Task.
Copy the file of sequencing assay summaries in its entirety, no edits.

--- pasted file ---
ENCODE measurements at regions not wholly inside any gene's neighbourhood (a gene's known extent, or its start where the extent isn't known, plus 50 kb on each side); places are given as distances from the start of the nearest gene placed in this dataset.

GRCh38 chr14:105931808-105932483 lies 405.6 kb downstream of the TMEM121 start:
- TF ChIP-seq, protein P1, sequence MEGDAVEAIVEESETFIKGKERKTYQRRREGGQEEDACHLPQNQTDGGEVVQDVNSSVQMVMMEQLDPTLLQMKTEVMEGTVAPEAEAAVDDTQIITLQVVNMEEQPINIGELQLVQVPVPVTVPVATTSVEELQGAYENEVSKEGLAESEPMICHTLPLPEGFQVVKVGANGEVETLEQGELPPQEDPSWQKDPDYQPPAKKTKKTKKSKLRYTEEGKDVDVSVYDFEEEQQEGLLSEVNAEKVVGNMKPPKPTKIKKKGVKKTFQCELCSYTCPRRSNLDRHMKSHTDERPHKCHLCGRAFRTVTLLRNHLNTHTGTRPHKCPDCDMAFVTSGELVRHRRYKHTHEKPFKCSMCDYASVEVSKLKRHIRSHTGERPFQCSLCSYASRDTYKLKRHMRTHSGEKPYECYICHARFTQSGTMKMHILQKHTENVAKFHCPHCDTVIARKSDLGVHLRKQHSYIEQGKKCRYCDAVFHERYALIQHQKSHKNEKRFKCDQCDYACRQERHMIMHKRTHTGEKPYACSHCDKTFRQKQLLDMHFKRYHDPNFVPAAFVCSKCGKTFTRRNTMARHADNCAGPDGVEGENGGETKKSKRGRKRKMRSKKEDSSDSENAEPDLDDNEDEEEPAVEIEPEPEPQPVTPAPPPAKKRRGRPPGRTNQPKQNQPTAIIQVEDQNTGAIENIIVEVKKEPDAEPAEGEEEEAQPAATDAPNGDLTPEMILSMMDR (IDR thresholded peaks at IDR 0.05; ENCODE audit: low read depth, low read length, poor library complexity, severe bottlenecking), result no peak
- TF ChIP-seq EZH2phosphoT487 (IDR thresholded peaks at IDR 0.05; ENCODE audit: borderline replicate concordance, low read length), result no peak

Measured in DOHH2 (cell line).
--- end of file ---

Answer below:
ENCODE measurements at regions not wholly inside any gene's neighbourhood (a gene's known extent, or its start where the extent isn't known, plus 50 kb on each side); places are given as distances from the start of the nearest gene placed in this dataset.

GRCh38 chr14:105931808-105932483 lies 405.6 kb downstream of the TMEM121 start:
- TF ChIP-seq, protein P1, sequence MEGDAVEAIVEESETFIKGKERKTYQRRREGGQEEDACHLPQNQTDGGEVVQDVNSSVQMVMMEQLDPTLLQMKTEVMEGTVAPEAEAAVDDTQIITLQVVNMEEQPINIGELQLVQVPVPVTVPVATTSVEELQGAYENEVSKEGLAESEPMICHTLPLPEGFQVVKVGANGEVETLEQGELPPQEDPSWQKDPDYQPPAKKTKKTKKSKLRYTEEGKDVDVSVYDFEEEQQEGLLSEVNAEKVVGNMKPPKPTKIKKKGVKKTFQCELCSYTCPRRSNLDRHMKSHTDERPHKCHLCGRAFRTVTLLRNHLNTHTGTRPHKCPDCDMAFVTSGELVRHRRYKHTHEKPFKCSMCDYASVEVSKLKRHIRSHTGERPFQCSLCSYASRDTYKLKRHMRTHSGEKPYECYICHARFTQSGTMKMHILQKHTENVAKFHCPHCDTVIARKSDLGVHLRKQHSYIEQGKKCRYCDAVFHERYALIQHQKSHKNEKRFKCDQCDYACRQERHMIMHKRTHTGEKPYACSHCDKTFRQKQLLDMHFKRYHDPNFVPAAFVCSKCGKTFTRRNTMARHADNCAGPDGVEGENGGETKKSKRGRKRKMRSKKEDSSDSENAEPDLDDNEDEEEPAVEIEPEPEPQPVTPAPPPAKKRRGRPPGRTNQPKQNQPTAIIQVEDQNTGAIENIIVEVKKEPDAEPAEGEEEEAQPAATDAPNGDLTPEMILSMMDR (IDR thresholded peaks at IDR 0.05; ENCODE audit: low read depth, low read length, poor library complexity, severe bottlenecking), result no peak
- TF ChIP-seq EZH2phosphoT487 (IDR thresholded peaks at IDR 0.05; ENCODE audit: borderline replicate concordance, low read length), result no peak

Measured in DOHH2 (cell line).